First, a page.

Of course, when Elijah calls on God, fire storms down from the sky, consuming the whole altar—in spite of the water he had poured over it. It’s hard to imagine a more annoying figure to someone like the idolatrous Ahab. No wonder the king addressed him 1 Kings 18:17 as “you, you disturber of Israel” (NAB, Rev. Ed.). In a sense, we are all called to be ‘disturbers.’ The Catholic faith in one true God, Who became fully man while remaining fully divine, Who died on the cross and then was resurrected, Who founded one true, holy, catholic, and apostolic Church—these have always been ‘disturbing’ truths.
3. The watchman. Ezekiel 33 describes the role of a watchman in an ancient city: he stood guard, presumably on the outer wall, keeping an eye out for a coming attack. When the watchman “sees the sword coming … he should blow the trumpet to warn the people.” If they ignore the warning, they are at fault. If, however, the watchman fails to sound the trumpet, he is responsible. God then tells Ezekiel: “I have made thee a watchman to the house of Israel: therefore, thou shalt hear the word from my mouth, and shalt tell it them from me” (verse 7, Douay-Rheims). But Ezekiel’s task was not to warn of coming invaders. Instead, he was to speak out only when he heard the voice of God warning the wicked they would die. Ezekiel’s task was to call them to repentance. In other words, he was called to be a spiritual watchman, as one commentator puts, keeping a look out for sin and warning of its consequences. We may not be prophets, but all of us, in a sense, are called to be “watchmen” for others—whether for our families, friends, or others who fall under our care.
4. The dreamer. When his brothers called Joseph a “dreamer” (Genesis 37:19), they did not mean it as a compliment. Joseph had just had two dreams that had less-than-flattering depictions of his family. In one, Joseph and his brothers are binding sheaves in the field when his sheaf rises while theirs bow down to it. In the other the “sun moon and eleven stars” bow down to Joseph. Today, we remember Joseph less for his dreams and more for the suffering he endured—his brother’s plot to kill him which ended instead with his sale into slavery and his later imprisonment in Egypt after being falsely accused of adultery.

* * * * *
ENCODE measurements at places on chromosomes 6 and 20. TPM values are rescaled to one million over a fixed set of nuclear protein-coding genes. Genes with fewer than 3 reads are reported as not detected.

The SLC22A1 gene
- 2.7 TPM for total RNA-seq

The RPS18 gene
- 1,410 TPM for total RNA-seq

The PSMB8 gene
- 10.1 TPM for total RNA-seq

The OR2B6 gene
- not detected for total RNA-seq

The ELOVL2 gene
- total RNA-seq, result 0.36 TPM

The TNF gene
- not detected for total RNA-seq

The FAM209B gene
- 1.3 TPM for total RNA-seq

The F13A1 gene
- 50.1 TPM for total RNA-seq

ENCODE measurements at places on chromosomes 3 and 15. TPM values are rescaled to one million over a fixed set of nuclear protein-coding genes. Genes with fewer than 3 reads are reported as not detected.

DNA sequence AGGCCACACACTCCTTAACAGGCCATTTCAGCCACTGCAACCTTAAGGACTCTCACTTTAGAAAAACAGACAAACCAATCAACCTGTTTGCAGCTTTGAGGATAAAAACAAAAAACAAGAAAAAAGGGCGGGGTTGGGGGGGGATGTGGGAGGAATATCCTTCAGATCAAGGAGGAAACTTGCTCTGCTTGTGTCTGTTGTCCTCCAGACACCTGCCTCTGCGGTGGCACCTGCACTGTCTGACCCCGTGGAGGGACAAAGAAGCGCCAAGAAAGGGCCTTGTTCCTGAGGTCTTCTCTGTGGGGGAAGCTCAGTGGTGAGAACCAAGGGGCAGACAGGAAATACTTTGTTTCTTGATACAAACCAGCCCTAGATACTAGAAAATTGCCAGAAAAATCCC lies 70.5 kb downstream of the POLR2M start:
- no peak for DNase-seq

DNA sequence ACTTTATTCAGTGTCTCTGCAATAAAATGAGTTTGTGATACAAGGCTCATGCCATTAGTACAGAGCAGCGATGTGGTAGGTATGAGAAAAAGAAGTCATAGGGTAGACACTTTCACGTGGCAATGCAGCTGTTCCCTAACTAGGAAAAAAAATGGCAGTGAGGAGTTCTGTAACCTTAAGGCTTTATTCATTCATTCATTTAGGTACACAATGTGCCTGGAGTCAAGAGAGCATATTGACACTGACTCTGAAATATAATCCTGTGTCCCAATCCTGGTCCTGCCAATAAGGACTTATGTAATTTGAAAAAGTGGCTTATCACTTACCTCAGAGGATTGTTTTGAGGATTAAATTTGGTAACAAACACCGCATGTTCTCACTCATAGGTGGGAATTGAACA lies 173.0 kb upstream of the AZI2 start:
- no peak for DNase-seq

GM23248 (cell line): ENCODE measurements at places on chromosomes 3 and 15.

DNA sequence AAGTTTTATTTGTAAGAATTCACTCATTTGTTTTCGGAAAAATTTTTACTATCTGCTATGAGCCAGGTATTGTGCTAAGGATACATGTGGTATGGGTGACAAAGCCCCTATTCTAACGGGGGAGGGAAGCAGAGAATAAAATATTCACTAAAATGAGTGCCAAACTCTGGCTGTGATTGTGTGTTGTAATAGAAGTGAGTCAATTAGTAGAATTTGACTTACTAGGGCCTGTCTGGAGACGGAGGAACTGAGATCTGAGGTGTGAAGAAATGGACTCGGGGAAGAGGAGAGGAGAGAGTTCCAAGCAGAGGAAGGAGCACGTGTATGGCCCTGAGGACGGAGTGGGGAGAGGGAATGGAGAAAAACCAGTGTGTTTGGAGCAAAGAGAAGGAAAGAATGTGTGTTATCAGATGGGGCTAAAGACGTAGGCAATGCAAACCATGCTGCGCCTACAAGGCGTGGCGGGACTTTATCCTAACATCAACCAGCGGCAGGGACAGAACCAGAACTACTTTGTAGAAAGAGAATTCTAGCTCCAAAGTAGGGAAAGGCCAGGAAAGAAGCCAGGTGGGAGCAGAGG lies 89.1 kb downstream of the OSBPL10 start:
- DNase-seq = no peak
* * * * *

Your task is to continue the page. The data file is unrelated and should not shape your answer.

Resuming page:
While in prison, Joseph interpreted the dreams of two of pharaoh’s former officials. In time, this led to an audience with the pharaoh himself, where he interpreted his dreams as well. Eventually, when famine struck, his brothers came to him begging for food—fulfilling his dreams from so many years before. Joseph endured hostility from his own house and spent much of his adult life alone in exile in a foreign country. Through it all, Joseph faithfully listened to God’s voice, even if it could only be heard in through the fog of sleep. For Joseph, to be a dreamer meant trusting in God’s vision for his life even when nothing in his life and his surroundings seemed even close to that vision.
5. The wanderer. Sometimes, the answer is to leave society, to start anew, to build from the ground up. This is what happened to Abraham, who was called to leave his city in Genesis 12. Throughout much of Genesis, Abraham never seems to really settle anywhere. He is not even a city-builder but a tent-dweller and he is often described as “wandering,” “journeying,” or “sojourning” in Genesis (depending on the translation). In Deuteronomy 26:5, when the Israelites are told to identify their “father” as a “wandering Aramean,” there is good reason to believe that the epithet is a reference to Abraham—so central is wandering to his identity that he needn’t even be named. Abraham had been promised that his descendants would be as numerous as the stars and the sands of the seashore (Genesis 22), but he never really got to see any of it. In Genesis 24, before his death, we see Abraham’s family still living in tents.